The EMS Foundation commends the ground breaking and forward thinking decision reached by SANBI and Minister Barbara Creecy with regard to Charlie. We will continue to offer our unwavering support as we continue our nineteen month transparent process with SANBI to establish the best possible future for Charlie with the support of the elephants experts from the Pro Elephant Network.
ENVIRONMENTAL AND SOCIAL IMPACT ASSESSMENT FOR A PROPOSED OFFSHORE EXPLORATION WELL DRILLING IN BLOCK 5/6/7, SOUTH WEST COAST OF SOUTH AFRICA: TOTALENERGIES EP SOUTH AFRICA BLOCK 567 (PTY) LTD – COMMENTS ON SCOPING REPORT
The EMS Foundation is a registered Interested and Affected Party in respect of the proposed offshore exploration well drilling in block 5/6/7, South-West Coast, South Africa (“Project”).
SLR Consulting (South Africa) (Pty) Ltd (“SLR”) has been appointed by TotalEnergies EP South Africa Block 567 (Pty) Ltd (“TEEPSA”) as the environmental consultants for the Project and SLR is authorised to take responsibility for the public participation process (“PPP”) and to prepare the Environmental and Social Impact Assessment (“ESIA”) on TEEPSA’s behalf.
On behalf of the EMS Foundation, Environmental Law Firm Cullinan and Associates, provided general overarching comments on the Draft Scoping Report which should be considered during the preparation of the ESIA, as well as
comments on the proposed Specialist Reports and certain additional aspects which the EMS Foundation submits must be considered in such reports during the ESIA stage to ensure that all relevant information on the Project is placed before the decision-maker.
The EMS Foundation−a South African not-for-profit and a social justice organisation that promotes the rights and interests of vulnerable groups, particularly children, the elderly and wild animals−would like to bring to your urgent attention an environmental authorisation application by Total Energies EP South Africa Block 567 (Pty) Ltd (“TEEPSA”), and its partners Shell 40% and PetroSA 20%, to undertake exploration well drilling in Block 5/6/7 off the South West Coast of South Africa.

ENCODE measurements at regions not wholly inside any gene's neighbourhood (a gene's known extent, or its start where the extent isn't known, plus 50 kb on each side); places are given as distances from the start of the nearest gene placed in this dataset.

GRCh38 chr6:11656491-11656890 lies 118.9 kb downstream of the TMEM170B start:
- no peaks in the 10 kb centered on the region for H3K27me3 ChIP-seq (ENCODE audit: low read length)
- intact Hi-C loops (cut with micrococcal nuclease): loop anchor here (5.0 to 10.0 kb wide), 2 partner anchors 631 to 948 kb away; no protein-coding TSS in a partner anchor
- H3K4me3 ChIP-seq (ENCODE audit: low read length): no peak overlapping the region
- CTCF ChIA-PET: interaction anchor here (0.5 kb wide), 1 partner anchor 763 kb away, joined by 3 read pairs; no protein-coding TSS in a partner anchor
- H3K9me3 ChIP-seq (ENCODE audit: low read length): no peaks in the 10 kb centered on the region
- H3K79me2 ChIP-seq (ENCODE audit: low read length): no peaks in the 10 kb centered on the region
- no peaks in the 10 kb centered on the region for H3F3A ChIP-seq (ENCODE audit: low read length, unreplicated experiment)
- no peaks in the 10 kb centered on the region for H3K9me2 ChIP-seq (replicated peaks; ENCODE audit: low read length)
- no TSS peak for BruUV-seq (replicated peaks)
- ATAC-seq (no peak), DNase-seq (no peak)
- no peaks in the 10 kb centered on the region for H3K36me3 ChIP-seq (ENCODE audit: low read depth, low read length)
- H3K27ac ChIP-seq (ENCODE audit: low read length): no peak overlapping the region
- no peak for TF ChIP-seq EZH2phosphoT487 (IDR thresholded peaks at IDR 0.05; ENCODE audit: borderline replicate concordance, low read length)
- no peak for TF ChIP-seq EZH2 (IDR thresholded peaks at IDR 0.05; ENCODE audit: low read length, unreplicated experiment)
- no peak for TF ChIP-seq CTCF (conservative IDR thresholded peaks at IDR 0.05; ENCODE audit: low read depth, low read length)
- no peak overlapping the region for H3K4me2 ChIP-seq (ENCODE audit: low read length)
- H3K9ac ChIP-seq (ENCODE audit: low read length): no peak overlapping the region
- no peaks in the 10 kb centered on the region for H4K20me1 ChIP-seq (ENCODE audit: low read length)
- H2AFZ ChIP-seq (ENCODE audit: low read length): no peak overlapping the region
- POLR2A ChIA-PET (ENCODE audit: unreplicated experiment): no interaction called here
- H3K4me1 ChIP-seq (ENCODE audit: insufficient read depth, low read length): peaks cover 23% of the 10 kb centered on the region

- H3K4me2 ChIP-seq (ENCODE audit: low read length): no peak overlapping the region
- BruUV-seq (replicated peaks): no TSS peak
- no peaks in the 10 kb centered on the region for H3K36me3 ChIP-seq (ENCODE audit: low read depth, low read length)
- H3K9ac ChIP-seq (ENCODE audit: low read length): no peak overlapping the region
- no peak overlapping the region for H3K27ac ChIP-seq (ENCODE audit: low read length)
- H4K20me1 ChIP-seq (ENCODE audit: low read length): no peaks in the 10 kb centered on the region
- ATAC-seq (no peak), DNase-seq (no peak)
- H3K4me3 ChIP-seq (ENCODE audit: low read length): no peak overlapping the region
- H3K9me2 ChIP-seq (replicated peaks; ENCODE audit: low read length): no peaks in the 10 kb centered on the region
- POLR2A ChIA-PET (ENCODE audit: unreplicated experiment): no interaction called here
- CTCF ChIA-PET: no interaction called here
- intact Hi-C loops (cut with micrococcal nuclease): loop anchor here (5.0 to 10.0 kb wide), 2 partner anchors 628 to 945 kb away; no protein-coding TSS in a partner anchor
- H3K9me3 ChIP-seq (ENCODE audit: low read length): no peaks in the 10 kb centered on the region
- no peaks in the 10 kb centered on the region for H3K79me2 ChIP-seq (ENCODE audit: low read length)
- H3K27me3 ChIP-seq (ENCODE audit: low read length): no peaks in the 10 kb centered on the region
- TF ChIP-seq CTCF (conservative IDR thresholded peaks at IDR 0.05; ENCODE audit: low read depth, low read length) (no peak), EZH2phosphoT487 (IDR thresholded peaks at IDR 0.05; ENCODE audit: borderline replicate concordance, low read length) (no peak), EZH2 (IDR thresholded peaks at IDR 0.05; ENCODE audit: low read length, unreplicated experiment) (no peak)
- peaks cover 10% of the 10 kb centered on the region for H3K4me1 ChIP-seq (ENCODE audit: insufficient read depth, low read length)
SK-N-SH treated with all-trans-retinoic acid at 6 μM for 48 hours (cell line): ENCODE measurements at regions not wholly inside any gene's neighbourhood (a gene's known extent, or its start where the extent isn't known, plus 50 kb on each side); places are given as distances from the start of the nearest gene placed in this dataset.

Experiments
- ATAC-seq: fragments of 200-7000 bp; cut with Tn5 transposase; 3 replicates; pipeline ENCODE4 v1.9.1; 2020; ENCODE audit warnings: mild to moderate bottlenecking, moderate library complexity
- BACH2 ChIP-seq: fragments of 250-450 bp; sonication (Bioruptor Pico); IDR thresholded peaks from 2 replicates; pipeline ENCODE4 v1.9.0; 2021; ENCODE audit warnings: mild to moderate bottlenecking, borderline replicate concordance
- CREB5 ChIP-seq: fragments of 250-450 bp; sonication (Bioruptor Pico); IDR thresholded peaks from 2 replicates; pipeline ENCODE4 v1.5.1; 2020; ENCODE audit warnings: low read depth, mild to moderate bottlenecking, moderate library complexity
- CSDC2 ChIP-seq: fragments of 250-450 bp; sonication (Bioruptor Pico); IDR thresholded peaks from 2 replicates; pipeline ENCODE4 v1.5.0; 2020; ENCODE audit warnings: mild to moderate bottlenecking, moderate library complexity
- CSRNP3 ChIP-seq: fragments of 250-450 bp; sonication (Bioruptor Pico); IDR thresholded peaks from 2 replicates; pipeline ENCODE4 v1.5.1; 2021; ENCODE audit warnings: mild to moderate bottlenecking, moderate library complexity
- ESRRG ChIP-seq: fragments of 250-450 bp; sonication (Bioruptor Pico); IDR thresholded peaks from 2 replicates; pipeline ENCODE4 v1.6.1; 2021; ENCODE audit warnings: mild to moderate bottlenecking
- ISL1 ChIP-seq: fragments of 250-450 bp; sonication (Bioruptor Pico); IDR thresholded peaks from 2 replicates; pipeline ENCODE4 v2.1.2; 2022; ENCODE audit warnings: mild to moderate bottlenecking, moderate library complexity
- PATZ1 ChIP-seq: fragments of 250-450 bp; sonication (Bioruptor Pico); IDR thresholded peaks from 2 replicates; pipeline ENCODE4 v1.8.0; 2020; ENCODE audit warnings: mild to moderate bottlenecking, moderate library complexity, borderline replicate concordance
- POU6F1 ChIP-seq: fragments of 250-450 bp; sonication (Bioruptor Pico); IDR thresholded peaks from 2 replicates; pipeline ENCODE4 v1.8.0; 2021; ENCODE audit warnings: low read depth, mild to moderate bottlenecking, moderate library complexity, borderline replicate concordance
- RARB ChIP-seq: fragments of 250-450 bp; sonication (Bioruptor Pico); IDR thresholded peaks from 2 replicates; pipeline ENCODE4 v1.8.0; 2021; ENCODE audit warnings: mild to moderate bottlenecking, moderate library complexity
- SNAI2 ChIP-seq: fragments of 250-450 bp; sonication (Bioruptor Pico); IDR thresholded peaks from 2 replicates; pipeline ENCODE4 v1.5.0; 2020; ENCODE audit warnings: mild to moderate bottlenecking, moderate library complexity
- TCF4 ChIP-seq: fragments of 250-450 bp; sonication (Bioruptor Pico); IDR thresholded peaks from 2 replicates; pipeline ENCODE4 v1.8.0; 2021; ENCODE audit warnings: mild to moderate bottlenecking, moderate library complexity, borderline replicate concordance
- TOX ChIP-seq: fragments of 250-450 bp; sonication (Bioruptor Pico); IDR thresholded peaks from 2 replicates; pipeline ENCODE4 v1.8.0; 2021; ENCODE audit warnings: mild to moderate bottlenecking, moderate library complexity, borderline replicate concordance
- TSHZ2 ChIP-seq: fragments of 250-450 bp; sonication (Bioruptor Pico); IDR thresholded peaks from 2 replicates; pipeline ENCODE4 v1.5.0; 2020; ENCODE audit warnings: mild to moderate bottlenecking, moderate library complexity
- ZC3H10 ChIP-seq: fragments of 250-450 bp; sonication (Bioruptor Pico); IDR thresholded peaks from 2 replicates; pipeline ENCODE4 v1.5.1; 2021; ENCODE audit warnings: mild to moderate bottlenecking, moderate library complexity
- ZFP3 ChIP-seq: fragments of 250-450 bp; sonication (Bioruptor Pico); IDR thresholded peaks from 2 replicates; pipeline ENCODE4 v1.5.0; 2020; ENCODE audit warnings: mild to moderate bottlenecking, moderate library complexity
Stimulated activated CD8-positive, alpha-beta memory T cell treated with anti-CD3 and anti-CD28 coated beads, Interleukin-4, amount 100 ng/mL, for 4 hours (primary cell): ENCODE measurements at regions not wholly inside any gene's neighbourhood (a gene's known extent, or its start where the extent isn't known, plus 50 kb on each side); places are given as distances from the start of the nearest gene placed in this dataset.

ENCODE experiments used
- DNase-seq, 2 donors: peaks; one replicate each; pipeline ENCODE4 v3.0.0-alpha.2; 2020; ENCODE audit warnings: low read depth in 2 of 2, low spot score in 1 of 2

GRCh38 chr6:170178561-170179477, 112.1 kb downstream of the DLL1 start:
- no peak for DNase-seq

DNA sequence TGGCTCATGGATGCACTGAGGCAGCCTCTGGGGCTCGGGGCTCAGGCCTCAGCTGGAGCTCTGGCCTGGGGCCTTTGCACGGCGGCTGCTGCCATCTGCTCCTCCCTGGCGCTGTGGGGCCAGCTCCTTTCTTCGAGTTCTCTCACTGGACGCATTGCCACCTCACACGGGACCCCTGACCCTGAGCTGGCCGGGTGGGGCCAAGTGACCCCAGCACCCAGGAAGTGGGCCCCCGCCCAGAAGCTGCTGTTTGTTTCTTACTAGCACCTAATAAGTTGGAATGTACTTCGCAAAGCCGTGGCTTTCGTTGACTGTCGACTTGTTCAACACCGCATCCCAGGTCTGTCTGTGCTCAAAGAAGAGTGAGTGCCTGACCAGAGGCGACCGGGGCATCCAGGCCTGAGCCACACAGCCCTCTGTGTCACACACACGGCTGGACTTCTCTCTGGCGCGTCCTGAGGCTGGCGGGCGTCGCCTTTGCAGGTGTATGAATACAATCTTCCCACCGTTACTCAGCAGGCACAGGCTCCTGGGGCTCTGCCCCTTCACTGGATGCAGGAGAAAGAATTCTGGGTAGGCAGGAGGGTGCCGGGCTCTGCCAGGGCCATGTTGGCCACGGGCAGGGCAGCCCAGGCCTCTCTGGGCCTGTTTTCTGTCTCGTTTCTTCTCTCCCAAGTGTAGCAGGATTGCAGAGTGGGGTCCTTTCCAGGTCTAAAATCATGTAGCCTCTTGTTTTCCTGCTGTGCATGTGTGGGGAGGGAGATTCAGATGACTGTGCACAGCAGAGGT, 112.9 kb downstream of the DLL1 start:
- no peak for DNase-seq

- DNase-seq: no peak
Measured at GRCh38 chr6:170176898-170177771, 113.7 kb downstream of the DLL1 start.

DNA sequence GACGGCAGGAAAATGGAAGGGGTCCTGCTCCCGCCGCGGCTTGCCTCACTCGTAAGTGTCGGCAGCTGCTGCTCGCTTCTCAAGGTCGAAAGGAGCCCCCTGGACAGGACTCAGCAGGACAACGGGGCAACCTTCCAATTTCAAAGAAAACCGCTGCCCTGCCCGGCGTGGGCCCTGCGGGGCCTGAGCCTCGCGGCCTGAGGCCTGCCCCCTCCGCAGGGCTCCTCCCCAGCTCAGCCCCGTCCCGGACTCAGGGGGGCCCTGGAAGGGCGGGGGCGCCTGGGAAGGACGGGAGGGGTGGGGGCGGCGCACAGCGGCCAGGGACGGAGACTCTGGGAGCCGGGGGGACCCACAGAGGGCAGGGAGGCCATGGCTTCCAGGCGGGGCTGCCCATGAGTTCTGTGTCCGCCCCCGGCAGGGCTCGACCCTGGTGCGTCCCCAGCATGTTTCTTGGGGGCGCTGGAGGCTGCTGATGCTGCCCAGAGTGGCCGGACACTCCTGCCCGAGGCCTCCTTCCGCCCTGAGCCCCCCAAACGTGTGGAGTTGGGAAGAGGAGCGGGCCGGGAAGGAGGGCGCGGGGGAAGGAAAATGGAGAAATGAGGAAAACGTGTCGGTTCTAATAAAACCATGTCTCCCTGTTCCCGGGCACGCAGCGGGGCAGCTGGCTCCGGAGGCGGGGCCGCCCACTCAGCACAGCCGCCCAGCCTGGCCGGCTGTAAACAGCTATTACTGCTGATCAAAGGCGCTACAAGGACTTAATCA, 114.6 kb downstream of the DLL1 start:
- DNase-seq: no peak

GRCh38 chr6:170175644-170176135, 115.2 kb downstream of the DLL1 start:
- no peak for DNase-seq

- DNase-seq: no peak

The area is located offshore roughly between Cape Town and Cape Agulhas, approximately 60km from the coast at its closest point in water depths between 700m and 3200m. The plan includes the drilling of one exploration well and success dependent, up to four additional wells, the objective of drilling exploration wells is to determine whether geological structures contain commercially viable oil or gas reserves.
The area of exploration includes critically endangered eco-systems and benthic habitats, close to eight Marine Protected Areas and twelve Critical Biodiversity Areas, along whale migratory routes and breeding areas and only a few nautical miles away from the penguin colonies of Boulders and Robben Island, and from the seals on Seal Island.
SLR Consulting (South Africa) has been appointed as the Independent Environmental Assessment Practitioner to undertake the Environmental and Social Impact Assessment (ESIA) processes for this proposed project.
The SLR Consulting scoping document indicates that there are predicted impacts and risks, including:
contribution to greenhouses gases (climate change);
reduction in air quality;
reduction in water quality;
displacement of fauna from important feeding and breeding sites;
physical seabed and benthic fauna / habitat disturbance;
destruction of eggs and larvae;
underwater continuous drilling noise;
disturbance of marine mammals;
reduction in fish populations;
displacement of fish;
impacts on local and industrial fishery;
drilling near a WWII explosive dump;
drilling in possible radioactive grounds;
drilling through toxic muds;
loss of equipment at sea;
Risks will also include oil pollution in sensitive coastal habitats and marine fauna, with the probable resultant reduction of income for secondary and tertiary sectors that support the local tourism industry, the fishing and other coastal economies.
Southern Africa was identified as a climate change hotspot in a 2018 Special Report published by the Intergovernmental Panel on Climate Change. Southern Africa is heating up and becoming drier at twice the global average rate, increasing the risks of public safety and food security.
Well-functioning terrestrial and marine ecosystems are crucial for regulating the climate. These systems currently absorb roughly half of all human created carbon emissions. positive role of megafauna such as whales in climate change resilience is the subject of peer reviewed studies.
The EMS Foundation urges you to write to TEEPSAemail@example.com and register as an Interested & Affected Party (I&AP) and raise your objections to the proposed project in its entirety.
The impacts on levels of illegal killing of elephants since the closure of China’s domestic market in 2017
Since 2015, when Chinese authorities first started to talk about imposing a domestic ivory ban (following on from then-US-president Obama indicating that the US would close its market), we saw ivory prices starting to fall. They peaked at about $1,200/kg in 2014 and the latest available data suggests prices for raw ivory at roughly $700/kg.